The majority of Americans have a clear and strong stance when it comes to the death penalty, no matter which side of the debate they sit on. Supporters of this punishment argue that it serves as a deterrent to crime, and that justice is being served. My personal stance on the death penalty is that it is an outdated and ineffective punishment, serving no true benefit to society and causing more harm than good to society as a whole.
When looking at the argument that the death penalty serves as a deterrent to others thinking about committing the same crime, we need only look to other countries around the world as examples to disprove this. Throughout the world, we are able to see that, in those countries where there is no death penalty, murders and other violent crimes happen at a much lower rate than in the United States. It does seem counter-intuitive, but the evidence is clear.
We can also clearly see that, in the United States, many people still commit these horrendous crimes, knowing full well that capital punishment exists. In the heat of the moment, when a person is not thinking clearly and logically, the existence of the death penalty and the possibility that they could be facing this punishment does not typically cross their mind, and cause them to alter their behavior. The consequences of their actions are not at the forefront of their minds while they’re in the midst of carrying out those actions. We can see this in the consistent, and increasing, number of violent crimes being committed year after year in this country.
There have also been widely publicised cases of wrongly convicted individuals, who were either put to death or were awaiting their punishment, that were revealed to be innocent. In the cases where the death penalty had already been carried out, it was too late for those innocent people. And, in the cases where innocence was discovered in time, we can only be thankful that it wasn’t too late. There are definitely cases of people being wrongly accused and convicted, and for each case that’s brought to light, we must keep in mind that there are likely more that we’ve never – and will never – hear about. Having even one innocent person put to death wrongly is a crime unto itself.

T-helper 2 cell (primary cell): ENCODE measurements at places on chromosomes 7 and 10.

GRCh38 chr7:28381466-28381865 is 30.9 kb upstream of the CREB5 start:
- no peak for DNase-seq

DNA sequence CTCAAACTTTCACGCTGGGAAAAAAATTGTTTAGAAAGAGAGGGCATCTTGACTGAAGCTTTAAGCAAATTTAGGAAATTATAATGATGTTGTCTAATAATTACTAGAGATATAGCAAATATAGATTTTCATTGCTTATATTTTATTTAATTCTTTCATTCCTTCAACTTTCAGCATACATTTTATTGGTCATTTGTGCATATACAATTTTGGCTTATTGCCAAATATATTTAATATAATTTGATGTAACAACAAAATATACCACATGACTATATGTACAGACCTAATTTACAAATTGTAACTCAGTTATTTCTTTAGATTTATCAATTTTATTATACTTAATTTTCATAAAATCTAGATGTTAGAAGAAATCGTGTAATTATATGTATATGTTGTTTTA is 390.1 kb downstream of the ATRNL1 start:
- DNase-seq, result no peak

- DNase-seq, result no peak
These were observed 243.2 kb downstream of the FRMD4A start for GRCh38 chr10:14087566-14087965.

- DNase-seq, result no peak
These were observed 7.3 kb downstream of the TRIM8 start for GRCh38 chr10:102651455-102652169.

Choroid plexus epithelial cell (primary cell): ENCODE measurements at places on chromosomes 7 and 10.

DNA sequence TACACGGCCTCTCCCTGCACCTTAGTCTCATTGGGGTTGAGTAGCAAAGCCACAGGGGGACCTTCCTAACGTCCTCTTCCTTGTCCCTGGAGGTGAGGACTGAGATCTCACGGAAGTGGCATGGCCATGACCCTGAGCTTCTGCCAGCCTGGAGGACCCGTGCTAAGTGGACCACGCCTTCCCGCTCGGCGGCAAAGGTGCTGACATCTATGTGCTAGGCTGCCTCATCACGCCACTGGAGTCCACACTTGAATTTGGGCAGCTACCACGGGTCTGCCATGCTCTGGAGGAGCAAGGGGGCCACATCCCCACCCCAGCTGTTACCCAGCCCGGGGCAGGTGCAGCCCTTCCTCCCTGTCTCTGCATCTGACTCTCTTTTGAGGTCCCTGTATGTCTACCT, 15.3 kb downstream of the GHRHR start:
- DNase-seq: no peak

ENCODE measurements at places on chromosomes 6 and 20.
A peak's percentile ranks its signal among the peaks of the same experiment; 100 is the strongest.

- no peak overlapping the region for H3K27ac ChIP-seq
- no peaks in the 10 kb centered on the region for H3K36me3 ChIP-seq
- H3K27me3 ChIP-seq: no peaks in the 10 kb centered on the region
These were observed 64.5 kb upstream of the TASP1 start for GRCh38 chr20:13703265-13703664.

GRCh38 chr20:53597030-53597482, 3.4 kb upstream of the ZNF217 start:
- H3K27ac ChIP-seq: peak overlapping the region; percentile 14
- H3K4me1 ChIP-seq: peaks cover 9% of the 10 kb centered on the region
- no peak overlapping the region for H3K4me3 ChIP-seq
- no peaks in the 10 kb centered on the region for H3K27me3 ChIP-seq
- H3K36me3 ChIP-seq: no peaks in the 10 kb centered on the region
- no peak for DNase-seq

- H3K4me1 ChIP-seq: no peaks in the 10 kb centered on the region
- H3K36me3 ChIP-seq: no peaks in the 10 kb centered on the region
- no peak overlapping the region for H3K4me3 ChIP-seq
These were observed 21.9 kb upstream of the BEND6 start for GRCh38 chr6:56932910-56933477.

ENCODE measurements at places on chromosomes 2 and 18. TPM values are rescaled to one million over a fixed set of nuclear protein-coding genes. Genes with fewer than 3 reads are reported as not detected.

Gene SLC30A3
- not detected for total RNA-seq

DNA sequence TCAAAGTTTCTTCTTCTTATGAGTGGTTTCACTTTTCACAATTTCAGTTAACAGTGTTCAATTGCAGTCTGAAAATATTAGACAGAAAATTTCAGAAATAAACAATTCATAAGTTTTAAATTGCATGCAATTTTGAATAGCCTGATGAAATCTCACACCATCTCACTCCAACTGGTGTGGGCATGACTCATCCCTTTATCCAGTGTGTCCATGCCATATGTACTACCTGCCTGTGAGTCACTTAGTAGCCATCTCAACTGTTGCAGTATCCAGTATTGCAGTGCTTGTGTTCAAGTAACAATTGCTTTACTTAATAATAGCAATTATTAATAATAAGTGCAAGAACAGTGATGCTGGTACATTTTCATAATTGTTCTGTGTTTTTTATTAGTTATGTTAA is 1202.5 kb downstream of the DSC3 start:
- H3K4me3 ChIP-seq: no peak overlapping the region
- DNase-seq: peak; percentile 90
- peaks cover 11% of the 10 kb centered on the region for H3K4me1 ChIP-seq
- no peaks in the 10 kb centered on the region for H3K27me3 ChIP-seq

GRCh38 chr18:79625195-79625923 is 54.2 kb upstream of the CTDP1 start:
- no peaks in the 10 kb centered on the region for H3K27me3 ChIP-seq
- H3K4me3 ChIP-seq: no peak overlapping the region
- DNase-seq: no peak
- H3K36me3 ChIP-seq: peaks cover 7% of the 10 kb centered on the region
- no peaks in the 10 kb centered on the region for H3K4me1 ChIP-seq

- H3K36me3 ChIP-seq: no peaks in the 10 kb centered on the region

We must also look at the mental competence of the individuals being convicted and sentenced to this punishment. If a person is not mentally capable of processing and understanding the actions they have committed, it is ethically wrong to execute them for this.
When looking at the ethics of capital punishment, it’s also essential to assess whether or not it constitutes cruel and unusual punishment. There have been advancements in the technologies being used to enact the death penalty that are designed to lessen the pain and suffering a person endures. But, in reality, the only individuals who can attest to their effectiveness are those being executed. We cannot say for certain whether or not someone suffered unduly while they were being executed, whether everything worked as it should to ensure a quick and painless death.
And, yes, there are those who will argue that a death marked by pain and suffering is a part of the justice being served. But, as we try to hold ourselves as a nation to a higher standard than our worst criminals, we should at the very least allow our justice system to work as it should, according to the Supreme Court. And, nowhere in history has the Supreme Court ever advocated for the use of cruel and unusual punishment. We would like to think that we have more compassion and humanity than those who have committed such horrendous crimes, and as such, we should demonstrate this by showing them the humanity they denied someone else, not by sinking to their level.
The argument for or against the death penalty has been passionately argued throughout our nation’s history, with each side having their own strong viewpoints. When we look at the evidence from around the world on the effectiveness of capital punishment as a deterrent, as well as the ethical dilemma of potentially executing innocent or mentally incompetent individuals, it is easy to see that the practice of capital punishment offers no benefits to our society.